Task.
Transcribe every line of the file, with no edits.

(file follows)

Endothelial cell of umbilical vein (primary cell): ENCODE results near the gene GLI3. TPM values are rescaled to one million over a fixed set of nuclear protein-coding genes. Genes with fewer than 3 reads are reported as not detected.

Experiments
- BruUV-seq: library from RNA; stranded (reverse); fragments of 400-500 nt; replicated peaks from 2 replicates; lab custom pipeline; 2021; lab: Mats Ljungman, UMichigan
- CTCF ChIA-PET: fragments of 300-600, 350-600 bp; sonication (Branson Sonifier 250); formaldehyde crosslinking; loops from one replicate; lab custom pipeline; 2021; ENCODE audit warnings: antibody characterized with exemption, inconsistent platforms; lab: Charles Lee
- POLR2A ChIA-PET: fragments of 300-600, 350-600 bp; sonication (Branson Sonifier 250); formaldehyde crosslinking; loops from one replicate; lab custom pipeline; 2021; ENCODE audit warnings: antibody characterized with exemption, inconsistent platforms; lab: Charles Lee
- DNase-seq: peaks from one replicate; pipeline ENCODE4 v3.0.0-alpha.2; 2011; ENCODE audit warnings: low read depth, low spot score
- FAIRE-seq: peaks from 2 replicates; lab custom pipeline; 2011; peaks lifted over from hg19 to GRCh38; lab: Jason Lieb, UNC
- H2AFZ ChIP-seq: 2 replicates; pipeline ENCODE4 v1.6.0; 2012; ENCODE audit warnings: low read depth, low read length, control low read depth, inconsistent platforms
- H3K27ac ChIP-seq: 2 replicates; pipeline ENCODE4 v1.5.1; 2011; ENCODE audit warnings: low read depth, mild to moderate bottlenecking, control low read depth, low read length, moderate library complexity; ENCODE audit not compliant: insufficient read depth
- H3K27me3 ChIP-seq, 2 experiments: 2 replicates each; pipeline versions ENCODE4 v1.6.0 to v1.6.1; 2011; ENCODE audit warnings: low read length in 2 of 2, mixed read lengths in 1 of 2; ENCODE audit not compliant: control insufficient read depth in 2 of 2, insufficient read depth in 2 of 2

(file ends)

Endothelial cell of umbilical vein (primary cell): ENCODE results near the gene GLI3. TPM values are rescaled to one million over a fixed set of nuclear protein-coding genes. Genes with fewer than 3 reads are reported as not detected.

Experiments
- BruUV-seq: library from RNA; stranded (reverse); fragments of 400-500 nt; replicated peaks from 2 replicates; lab custom pipeline; 2021; lab: Mats Ljungman, UMichigan
- CTCF ChIA-PET: fragments of 300-600, 350-600 bp; sonication (Branson Sonifier 250); formaldehyde crosslinking; loops from one replicate; lab custom pipeline; 2021; ENCODE audit warnings: antibody characterized with exemption, inconsistent platforms; lab: Charles Lee
- POLR2A ChIA-PET: fragments of 300-600, 350-600 bp; sonication (Branson Sonifier 250); formaldehyde crosslinking; loops from one replicate; lab custom pipeline; 2021; ENCODE audit warnings: antibody characterized with exemption, inconsistent platforms; lab: Charles Lee
- DNase-seq: peaks from one replicate; pipeline ENCODE4 v3.0.0-alpha.2; 2011; ENCODE audit warnings: low read depth, low spot score
- FAIRE-seq: peaks from 2 replicates; lab custom pipeline; 2011; peaks lifted over from hg19 to GRCh38; lab: Jason Lieb, UNC
- H2AFZ ChIP-seq: 2 replicates; pipeline ENCODE4 v1.6.0; 2012; ENCODE audit warnings: low read depth, low read length, control low read depth, inconsistent platforms
- H3K27ac ChIP-seq: 2 replicates; pipeline ENCODE4 v1.5.1; 2011; ENCODE audit warnings: low read depth, mild to moderate bottlenecking, control low read depth, low read length, moderate library complexity; ENCODE audit not compliant: insufficient read depth
- H3K27me3 ChIP-seq, 2 experiments: 2 replicates each; pipeline versions ENCODE4 v1.6.0 to v1.6.1; 2011; ENCODE audit warnings: low read length in 2 of 2, mixed read lengths in 1 of 2; ENCODE audit not compliant: control insufficient read depth in 2 of 2, insufficient read depth in 2 of 2